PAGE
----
is a tiny wandering imaginary dinosaur which migrated from AOL in October of 2008.

Thinking Lizard

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Rhodingeedaddee is my node blog. See my other blogs and recent posts.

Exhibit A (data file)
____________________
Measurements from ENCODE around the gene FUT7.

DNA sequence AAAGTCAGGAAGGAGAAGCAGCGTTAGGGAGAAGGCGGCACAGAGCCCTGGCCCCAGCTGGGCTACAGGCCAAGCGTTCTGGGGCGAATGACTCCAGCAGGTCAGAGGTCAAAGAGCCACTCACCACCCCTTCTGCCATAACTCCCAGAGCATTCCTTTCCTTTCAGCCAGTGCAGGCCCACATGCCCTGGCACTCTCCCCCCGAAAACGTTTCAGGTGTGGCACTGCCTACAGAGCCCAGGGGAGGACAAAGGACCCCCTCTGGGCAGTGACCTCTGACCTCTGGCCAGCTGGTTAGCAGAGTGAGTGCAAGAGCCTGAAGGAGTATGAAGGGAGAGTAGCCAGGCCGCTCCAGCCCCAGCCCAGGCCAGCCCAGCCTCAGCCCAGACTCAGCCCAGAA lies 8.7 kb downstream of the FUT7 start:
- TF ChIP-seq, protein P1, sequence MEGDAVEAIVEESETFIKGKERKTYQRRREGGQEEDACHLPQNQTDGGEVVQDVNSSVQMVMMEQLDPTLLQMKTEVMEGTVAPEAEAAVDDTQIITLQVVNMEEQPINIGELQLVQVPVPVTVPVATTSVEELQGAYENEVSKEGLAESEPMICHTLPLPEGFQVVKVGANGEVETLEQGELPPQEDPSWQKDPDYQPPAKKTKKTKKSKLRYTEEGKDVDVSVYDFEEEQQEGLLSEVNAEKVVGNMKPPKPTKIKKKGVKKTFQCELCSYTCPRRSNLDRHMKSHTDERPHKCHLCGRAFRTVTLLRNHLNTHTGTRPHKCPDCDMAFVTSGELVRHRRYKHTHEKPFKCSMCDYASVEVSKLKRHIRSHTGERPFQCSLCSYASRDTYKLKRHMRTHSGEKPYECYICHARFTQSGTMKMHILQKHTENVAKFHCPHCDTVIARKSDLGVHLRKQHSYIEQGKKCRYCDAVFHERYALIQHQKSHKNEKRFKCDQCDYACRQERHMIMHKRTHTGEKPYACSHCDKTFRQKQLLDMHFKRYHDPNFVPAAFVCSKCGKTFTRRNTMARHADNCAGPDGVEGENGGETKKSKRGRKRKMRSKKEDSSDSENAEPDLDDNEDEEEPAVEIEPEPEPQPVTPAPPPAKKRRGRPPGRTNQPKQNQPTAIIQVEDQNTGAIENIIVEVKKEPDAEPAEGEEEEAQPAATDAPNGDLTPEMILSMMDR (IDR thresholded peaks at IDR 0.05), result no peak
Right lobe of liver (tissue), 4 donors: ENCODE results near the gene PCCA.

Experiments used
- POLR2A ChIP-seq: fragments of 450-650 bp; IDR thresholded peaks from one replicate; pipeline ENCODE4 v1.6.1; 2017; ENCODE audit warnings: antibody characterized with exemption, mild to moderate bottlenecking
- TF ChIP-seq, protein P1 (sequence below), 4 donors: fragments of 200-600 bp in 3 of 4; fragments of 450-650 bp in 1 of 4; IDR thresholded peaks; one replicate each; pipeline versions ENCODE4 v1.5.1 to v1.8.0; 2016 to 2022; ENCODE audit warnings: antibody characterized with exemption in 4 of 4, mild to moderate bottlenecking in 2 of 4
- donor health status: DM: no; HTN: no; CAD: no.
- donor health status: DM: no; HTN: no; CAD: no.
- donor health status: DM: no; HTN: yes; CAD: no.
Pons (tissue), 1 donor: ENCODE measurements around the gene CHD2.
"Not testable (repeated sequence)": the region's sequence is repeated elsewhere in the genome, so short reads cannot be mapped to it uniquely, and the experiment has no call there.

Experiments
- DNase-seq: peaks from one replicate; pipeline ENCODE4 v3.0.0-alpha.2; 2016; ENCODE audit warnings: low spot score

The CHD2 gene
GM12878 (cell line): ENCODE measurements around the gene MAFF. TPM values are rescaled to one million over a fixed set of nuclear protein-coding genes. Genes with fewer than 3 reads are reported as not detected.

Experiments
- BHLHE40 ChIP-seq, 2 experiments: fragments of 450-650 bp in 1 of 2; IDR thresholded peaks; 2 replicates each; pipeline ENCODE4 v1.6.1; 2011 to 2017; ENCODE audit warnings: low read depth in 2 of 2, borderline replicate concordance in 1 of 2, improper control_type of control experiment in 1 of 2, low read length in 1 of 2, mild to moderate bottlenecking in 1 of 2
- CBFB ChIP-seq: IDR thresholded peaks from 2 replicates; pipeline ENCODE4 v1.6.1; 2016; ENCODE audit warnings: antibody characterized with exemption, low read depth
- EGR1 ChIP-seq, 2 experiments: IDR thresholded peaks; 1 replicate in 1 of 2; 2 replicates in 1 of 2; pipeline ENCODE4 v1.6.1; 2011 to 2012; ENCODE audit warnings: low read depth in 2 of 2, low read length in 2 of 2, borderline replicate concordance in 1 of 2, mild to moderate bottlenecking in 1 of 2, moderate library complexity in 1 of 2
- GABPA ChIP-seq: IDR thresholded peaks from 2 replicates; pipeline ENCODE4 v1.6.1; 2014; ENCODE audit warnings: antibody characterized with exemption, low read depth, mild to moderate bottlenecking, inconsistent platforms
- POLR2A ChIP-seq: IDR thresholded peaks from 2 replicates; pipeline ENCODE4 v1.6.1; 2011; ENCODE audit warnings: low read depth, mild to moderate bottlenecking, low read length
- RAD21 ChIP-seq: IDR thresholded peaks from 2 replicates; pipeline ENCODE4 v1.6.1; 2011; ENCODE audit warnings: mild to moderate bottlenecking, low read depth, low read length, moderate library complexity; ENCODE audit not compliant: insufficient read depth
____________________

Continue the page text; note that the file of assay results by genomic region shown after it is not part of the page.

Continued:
[6-16-2009 Update Insert: Most of what is in this space is now moot. I found out what I was doing wrong and have reinstated Archives and Labels searches. They do work. However, in certain cases you may prefer Labels to Archives. Example: 1976 Today begins in November of 2006 and concludes in December of 2006, but there are other related posts in other months. Note: Labels only shows 20 posts at a time. There are 21 hubs, making 21 (which is for 1976 Today) an older hub.] ********************************* to my online poems and song lyrics using Archives. Use hubs for finding archival locations but do not link through them. Originally an AOL Journal, where the archive system was nothing like the system here, this blog was migrated from there to here in October of 2008. Today (Memorial/Veteran's Day, May 25, 2009) I discovered a glitch when trying to use a Blogger archive. Now, it may be template-related, but I am unable to return to S M or to the dashboard once I am in the Archives. Therefore, I've decided on this approach: a month-by-month post guide. The sw you see in the codes here stood for Salchert's Weblog when I began it in November of 2006. It later became Sprintedon Hollow. AOL provided what were called entry numbers, but they weren't consistent, and they didn't begin at the first cardinal number. That is why the numbers after "sw" came to be part of a post's code. ************** Here then is the month-by-month post guide: *2006* November: 00001 through 00046 - December: 00047 through 00056 -- *2007* January: 00057 through 00137 - February: 00138 through 00241 - March: 00242 through 00295 - April: 00296 through 00356 - May: 00357 through 00437 - June: 00438 through 00527 - July: 00528 though 00550 - August: 00551 through 00610 - September: 00611 through 00625 - October: 00626 through 00657 - November: 00658 through 00729 - December: 00730 through 00762 -- *2008* January: 00763 through 00791 - February: 00792 through 00826 - March: 00827 through 00849 - April: 00850 through 00872 - May: 00873 through 00907 - June: 00908 through 00931 - July: 00932 through 00955 - August: 00956 through 00993 - September 00994 through 01005 - October: 01006 through 01007 - November: 01008 through 01011 - December: 01012 through 01014 -- *2009* January: 01015 through 01021 - February: 01022 through 01028 - March: 01029 through 01033 - April: 01034 through 01036 - May: 01037 through 01044 - ******************************************************* 1976 Today: 2006/11 and 2006/12 -- Rooted Sky 2007: 2007/01/00063rsc -- Postures 2007: 2007/01/sw00137pc -- Sets: 2007/02/sw00215sgc -- Venturings: 2007/03/00216vc -- The Undulant Trees: 2007/03/00266utc -- This Day's Poem: 2007/03/00267tdpc -- Autobio: 2007/04/sw00316ac -- Fond du Lac: 2007/04/00339fdl -- Justan Tamarind: 2007/05/sw00366jtc -- Prayers in December: 2007/05/sw00393pindc -- June 2007: 2007/06/sw00440junec -- Seminary: 2007/07/sw00533semc -- Scatterings: 2008/08/00958sc ** Song Lyrics: 2008/02/sw00797slc ********** 2009-06-02: Have set S M to show 200 posts per page. Unfortunately, you will need to scroll to nearly the bottom of a page to get to the next older/newer page.